A shareholder who is entitled to vote at the 2015 Annual Meeting of Shareholders may raise a proposal for consideration at such Annual Meeting. We will consider such proposal for inclusion in the proxy materials for the 2015 Annual Meeting of Shareholders only if our Corporate Secretary receives such proposal (at 2150 Saint Elzear Blvd. West, Laval, Quebec, H7L 4A8, Canada, or by facsimile 514-744-6272): (i) submitted pursuant to Rule 14a-8 (“Rule 14a-8”) of the General Rules and Regulations promulgated under the Exchange Act, on or before December 22, 2014, or (ii) submitted pursuant to Division 7 of the BCBCA on or before February 20, 2015. The use of certified mail, return receipt, is advised.

Issues for Future Proposals

  • Combined CEO/Chair
  • Plurality voting standard
  • Business combination provisions that fail to include protections of shareholder interests
  • Fair price provisions that fail to insure that all shareholders are treated fairly
  • The absence of confidential voting policies
  • The absence of cumulative voting rights
From Yahoo! FinanceValeant Pharmaceuticals International, Inc.’s ISS Governance QuickScore as of May 1, 2014 is 3. The pillar scores are Audit: 1; Board: 2; Shareholder Rights: 5; Compensation: 5. Brought to you by Institutional Shareholder Services (ISS). Scores range from “1” (low governance risk) to “10” (higher governance risk). Each of the pillar scores for Audit, Board, Shareholder Rights and Compensation, are based on specific company disclosures.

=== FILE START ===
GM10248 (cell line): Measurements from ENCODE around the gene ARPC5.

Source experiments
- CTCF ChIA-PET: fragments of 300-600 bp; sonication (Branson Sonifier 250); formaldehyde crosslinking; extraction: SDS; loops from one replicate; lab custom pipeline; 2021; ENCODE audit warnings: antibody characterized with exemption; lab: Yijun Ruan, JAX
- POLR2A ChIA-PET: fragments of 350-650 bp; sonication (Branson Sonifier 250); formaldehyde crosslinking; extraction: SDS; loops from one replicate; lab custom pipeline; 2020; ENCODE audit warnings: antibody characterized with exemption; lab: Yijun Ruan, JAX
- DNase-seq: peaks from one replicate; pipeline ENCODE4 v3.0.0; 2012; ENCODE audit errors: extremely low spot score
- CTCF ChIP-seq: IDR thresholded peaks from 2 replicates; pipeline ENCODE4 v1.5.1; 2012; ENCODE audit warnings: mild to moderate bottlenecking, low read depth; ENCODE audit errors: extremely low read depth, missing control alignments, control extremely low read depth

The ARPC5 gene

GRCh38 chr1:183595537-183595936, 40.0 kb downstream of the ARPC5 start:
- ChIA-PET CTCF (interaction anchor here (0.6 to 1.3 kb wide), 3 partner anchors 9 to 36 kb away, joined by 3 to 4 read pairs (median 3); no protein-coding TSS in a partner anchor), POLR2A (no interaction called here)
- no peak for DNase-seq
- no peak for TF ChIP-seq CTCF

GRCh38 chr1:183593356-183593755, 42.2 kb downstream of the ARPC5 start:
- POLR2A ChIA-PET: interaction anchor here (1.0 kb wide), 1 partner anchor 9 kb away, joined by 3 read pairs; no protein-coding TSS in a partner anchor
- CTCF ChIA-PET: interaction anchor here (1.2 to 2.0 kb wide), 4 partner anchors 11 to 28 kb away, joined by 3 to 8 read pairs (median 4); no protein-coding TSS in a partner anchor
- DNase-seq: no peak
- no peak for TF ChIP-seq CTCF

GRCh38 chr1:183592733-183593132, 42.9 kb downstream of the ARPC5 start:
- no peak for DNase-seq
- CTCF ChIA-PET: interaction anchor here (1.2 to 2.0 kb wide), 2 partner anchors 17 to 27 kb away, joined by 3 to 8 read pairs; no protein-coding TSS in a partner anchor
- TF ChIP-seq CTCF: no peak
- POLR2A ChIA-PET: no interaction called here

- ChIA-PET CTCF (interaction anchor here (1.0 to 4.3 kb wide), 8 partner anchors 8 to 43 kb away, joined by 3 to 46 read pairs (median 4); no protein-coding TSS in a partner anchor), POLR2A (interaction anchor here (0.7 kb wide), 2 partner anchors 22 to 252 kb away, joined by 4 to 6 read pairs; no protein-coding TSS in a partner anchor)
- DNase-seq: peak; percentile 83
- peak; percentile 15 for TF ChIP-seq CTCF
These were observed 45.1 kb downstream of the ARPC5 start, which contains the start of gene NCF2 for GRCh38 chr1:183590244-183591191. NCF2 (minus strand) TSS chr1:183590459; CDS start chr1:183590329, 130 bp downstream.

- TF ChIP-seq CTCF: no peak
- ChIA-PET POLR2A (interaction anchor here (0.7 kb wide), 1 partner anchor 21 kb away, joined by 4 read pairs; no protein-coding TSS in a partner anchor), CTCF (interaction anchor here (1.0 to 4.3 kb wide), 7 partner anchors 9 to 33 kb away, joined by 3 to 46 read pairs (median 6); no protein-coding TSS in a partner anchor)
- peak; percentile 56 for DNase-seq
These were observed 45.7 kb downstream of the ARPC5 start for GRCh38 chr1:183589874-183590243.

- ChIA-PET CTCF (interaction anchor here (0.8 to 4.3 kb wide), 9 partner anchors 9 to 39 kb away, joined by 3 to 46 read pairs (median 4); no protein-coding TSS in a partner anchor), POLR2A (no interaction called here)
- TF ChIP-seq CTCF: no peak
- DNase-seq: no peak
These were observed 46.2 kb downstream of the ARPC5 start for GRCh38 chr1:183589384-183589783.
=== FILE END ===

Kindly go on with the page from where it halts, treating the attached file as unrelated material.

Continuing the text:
Be sure to vote each item on the proxy. Any items left blank are voted in favor of management’s recommendations. (See Broken Windows & Proxy Vote Rigging – Both Invite More Serious Crime).I generally vote against pay packages where NEOs were paid above median in the previous year but make exceptions if warranted. According to Bebchuk, Lucian A. and Grinstein, Yaniv (The Growth of Executive Pay), aggregate compensation by public companies to NEOs increased from 5 percent of earnings in 1993-1995 to about 10 percent in 2001-2003.

Few firms admit to having average executives. They generally set compensation at above average for their “peer group,” which is often chosen aspirationally. While the “Lake Woebegone effect” may be nice in fictional towns, “where all the children are above average,” it doesn’t work well for society to have all CEOs considered above average, with their collective pay spiraling out of control. We need to slow the pace of money going to the 1% if our economy is not to become third world. The rationale for peer group benchmarking is a mythological market for CEOs.